To protect the health of the state's livestock herds, the Division of Animal Industry operates a number of inspection and monitoring programs. It is the Division's job to prevent, control and eradicate the transmittable diseases that can endanger livestock.
Ensuring that Florida has a safe, wholesome, and properly labeled food supply is the duty of the Division of Food Safety. The division conducts onsite inspections of retail grocery stores, food processing plants, and storage facilities. By analyzing food samples, the division protects consumers by identifying potentially harmful foods and preventing their sale to the public.
Although all 13 divisions have functions affecting consumers, the Division of Consumer Services is the designated clearinghouse for all complaints coming to the state level. Over 500,000 inquiries are received annually concerning problems such as auto repair fraud, telemarketing scams, and charitable contributions. The Division of Consumer Services also regulates business enterprises, such as health studios and travel related service providers. This division provides anti fraud information to consumers, and investigates deceptive trade practices.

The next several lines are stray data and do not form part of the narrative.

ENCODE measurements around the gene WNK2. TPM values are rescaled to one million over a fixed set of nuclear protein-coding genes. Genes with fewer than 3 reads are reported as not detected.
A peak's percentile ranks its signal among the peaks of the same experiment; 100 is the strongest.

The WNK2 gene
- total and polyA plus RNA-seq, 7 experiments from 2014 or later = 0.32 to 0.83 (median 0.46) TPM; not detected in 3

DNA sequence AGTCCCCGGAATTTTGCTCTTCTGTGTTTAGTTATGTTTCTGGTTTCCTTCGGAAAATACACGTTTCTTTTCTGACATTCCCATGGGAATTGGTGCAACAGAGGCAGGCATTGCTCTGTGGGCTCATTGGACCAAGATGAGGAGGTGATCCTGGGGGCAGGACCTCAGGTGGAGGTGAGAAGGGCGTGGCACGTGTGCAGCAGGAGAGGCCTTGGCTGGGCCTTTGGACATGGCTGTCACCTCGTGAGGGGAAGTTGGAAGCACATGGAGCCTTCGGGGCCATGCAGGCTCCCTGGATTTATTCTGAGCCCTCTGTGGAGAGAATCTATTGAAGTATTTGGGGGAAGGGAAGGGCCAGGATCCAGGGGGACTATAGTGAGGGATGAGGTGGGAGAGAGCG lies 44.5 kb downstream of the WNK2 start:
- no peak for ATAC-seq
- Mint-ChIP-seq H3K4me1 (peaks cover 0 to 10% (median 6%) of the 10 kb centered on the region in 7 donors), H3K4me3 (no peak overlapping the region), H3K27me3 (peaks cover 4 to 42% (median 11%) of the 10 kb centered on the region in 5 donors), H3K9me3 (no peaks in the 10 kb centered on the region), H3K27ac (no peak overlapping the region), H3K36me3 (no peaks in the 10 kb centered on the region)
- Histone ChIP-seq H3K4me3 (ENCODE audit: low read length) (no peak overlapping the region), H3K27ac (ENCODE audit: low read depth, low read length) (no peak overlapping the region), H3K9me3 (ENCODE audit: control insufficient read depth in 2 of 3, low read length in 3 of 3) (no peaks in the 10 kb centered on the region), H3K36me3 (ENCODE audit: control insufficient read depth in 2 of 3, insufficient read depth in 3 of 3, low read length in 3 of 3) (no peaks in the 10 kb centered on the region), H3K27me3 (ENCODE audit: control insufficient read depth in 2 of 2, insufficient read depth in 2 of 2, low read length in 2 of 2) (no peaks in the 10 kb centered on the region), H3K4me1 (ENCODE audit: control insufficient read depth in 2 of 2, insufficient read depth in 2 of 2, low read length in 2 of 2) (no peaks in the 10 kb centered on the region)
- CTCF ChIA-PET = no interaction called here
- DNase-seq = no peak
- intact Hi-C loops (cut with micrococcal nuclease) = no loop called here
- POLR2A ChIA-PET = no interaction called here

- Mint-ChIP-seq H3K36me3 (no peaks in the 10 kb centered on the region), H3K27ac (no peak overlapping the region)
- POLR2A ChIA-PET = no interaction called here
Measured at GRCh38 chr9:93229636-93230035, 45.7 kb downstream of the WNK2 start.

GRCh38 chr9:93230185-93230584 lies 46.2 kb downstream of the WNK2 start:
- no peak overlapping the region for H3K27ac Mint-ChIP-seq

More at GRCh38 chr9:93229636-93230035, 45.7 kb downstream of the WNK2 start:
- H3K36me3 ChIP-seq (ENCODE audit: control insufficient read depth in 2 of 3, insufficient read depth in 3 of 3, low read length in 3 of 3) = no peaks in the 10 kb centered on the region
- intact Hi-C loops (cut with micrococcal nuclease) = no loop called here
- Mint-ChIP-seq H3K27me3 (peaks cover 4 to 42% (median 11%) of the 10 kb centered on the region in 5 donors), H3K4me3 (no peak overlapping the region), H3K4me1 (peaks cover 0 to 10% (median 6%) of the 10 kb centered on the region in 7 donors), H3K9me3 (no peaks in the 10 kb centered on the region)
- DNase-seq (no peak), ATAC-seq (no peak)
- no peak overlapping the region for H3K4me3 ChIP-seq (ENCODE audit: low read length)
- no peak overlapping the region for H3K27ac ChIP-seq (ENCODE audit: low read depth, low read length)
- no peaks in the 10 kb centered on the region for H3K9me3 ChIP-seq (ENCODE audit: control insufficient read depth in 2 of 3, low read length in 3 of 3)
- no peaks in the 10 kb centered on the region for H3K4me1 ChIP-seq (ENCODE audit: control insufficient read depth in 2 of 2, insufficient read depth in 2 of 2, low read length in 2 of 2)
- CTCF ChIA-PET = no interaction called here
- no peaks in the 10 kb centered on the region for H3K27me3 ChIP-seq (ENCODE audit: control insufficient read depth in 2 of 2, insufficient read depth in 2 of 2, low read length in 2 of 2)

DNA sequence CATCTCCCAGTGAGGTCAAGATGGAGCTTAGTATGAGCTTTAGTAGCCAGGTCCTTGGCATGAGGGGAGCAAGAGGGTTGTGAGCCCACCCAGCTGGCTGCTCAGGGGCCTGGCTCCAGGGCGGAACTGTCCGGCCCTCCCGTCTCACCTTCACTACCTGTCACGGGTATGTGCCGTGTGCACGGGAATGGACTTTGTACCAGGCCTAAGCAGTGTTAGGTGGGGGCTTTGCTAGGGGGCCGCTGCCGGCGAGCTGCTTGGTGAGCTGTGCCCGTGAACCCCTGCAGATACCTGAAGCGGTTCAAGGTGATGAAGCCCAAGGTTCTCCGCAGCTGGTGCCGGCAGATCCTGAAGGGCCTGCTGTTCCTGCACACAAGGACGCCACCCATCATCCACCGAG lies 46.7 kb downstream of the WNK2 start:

More than 300 dairy farms, processing plants, distribution centers and related facilities are located throughout the state. Inspecting these operations -- as well as retail outlets is the job of the Division of Dairy Industry. This division makes sure that milk, ice cream, and other dairy products are safe, meet national Grade A standards, are accurately dated for shelf life, and are certified for interstate transportation and sale.